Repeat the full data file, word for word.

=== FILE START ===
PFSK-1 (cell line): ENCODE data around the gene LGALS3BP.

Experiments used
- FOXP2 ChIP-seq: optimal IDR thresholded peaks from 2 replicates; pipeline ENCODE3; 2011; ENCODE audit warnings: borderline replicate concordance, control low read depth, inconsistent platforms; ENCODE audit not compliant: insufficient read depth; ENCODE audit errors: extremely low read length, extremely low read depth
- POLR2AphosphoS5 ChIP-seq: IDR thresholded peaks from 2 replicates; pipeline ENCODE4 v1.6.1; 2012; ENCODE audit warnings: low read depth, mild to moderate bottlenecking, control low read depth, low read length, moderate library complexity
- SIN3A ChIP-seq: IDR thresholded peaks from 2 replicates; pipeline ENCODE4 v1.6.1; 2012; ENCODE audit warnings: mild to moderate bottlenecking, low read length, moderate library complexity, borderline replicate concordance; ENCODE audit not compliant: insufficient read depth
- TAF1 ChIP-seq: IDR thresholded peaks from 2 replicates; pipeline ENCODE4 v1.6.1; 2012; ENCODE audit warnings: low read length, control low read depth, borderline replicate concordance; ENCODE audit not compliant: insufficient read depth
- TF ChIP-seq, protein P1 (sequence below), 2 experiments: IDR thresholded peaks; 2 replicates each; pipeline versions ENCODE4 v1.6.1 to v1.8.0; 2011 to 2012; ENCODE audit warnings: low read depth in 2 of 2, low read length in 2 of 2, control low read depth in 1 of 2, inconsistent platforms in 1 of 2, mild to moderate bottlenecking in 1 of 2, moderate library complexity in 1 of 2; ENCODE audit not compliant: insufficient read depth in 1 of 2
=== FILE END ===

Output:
PFSK-1 (cell line): ENCODE data around the gene LGALS3BP.

Experiments used
- FOXP2 ChIP-seq: optimal IDR thresholded peaks from 2 replicates; pipeline ENCODE3; 2011; ENCODE audit warnings: borderline replicate concordance, control low read depth, inconsistent platforms; ENCODE audit not compliant: insufficient read depth; ENCODE audit errors: extremely low read length, extremely low read depth
- POLR2AphosphoS5 ChIP-seq: IDR thresholded peaks from 2 replicates; pipeline ENCODE4 v1.6.1; 2012; ENCODE audit warnings: low read depth, mild to moderate bottlenecking, control low read depth, low read length, moderate library complexity
- SIN3A ChIP-seq: IDR thresholded peaks from 2 replicates; pipeline ENCODE4 v1.6.1; 2012; ENCODE audit warnings: mild to moderate bottlenecking, low read length, moderate library complexity, borderline replicate concordance; ENCODE audit not compliant: insufficient read depth
- TAF1 ChIP-seq: IDR thresholded peaks from 2 replicates; pipeline ENCODE4 v1.6.1; 2012; ENCODE audit warnings: low read length, control low read depth, borderline replicate concordance; ENCODE audit not compliant: insufficient read depth
- TF ChIP-seq, protein P1 (sequence below), 2 experiments: IDR thresholded peaks; 2 replicates each; pipeline versions ENCODE4 v1.6.1 to v1.8.0; 2011 to 2012; ENCODE audit warnings: low read depth in 2 of 2, low read length in 2 of 2, control low read depth in 1 of 2, inconsistent platforms in 1 of 2, mild to moderate bottlenecking in 1 of 2, moderate library complexity in 1 of 2; ENCODE audit not compliant: insufficient read depth in 1 of 2